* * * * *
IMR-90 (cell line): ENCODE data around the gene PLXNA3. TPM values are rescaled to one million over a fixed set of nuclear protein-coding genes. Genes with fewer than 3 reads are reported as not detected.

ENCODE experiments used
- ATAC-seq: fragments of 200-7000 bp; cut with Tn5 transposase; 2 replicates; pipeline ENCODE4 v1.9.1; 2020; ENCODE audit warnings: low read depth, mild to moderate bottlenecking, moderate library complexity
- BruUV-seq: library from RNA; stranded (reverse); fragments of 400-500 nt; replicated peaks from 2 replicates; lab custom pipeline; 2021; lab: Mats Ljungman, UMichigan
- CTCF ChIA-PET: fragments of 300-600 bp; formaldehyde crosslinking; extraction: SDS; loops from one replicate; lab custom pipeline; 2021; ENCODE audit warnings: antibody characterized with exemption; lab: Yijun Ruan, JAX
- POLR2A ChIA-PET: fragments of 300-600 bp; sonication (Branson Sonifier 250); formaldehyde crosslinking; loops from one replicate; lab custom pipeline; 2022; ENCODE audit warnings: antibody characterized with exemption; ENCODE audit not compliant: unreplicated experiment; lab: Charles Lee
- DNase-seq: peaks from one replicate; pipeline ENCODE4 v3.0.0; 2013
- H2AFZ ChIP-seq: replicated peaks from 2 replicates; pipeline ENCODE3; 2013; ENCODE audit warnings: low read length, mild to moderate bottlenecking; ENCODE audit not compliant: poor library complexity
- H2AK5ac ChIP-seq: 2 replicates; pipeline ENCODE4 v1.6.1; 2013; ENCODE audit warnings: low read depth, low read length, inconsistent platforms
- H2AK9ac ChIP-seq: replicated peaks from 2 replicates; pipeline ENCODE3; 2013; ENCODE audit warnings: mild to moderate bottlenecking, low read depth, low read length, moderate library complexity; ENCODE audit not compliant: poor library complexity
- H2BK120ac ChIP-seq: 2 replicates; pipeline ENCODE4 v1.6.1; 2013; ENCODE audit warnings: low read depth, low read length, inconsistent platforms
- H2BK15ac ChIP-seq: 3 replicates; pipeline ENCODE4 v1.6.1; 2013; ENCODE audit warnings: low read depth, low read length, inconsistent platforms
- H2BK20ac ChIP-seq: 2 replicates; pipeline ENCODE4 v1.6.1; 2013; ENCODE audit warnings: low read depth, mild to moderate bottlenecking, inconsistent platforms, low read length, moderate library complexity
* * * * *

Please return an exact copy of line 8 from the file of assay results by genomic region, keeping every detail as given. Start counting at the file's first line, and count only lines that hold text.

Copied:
- H2AFZ ChIP-seq: replicated peaks from 2 replicates; pipeline ENCODE3; 2013; ENCODE audit warnings: low read length, mild to moderate bottlenecking; ENCODE audit not compliant: poor library complexity